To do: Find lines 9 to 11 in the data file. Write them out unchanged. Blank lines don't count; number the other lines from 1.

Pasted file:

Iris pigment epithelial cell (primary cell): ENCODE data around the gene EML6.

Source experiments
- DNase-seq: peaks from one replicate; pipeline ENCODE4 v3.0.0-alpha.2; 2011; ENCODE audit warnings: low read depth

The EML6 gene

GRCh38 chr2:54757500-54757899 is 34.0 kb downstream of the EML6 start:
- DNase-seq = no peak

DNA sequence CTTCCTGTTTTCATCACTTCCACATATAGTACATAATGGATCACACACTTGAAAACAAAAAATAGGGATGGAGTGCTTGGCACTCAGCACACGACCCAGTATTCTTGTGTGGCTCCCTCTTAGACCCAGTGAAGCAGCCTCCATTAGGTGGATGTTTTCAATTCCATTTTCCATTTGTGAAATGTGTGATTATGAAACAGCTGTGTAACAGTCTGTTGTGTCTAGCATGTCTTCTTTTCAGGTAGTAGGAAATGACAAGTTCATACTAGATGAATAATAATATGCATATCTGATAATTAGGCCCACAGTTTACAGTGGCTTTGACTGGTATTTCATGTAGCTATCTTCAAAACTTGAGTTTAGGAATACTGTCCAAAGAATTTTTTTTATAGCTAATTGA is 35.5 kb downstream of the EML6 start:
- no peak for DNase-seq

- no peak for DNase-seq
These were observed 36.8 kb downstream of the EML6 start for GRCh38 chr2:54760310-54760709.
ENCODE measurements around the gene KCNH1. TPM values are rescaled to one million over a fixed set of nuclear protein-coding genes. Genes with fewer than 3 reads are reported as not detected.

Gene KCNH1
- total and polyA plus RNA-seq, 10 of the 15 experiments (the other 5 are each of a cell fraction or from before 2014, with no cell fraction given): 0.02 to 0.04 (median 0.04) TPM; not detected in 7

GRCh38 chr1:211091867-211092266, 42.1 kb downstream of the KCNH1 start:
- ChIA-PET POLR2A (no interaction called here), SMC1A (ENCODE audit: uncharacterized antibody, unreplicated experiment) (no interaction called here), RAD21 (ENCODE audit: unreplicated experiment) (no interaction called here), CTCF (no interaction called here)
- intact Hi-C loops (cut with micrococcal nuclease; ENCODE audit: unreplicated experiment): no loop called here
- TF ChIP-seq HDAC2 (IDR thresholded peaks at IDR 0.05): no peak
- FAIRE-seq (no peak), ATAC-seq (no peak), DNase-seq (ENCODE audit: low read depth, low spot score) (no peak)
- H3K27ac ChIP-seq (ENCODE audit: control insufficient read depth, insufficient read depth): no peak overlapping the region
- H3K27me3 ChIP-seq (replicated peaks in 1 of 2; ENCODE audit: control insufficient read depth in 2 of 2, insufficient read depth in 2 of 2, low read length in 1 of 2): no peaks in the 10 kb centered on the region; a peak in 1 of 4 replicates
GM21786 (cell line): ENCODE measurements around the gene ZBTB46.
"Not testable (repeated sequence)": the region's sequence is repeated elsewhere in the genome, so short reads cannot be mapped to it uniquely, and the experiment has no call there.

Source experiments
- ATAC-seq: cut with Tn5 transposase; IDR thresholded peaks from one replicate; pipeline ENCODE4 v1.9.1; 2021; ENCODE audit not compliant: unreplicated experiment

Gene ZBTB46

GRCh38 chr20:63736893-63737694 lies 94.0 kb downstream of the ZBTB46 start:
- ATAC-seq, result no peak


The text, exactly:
- no peak for DNase-seq
These were observed 36.8 kb downstream of the EML6 start for GRCh38 chr2:54760310-54760709.
ENCODE measurements around the gene KCNH1. TPM values are rescaled to one million over a fixed set of nuclear protein-coding genes. Genes with fewer than 3 reads are reported as not detected.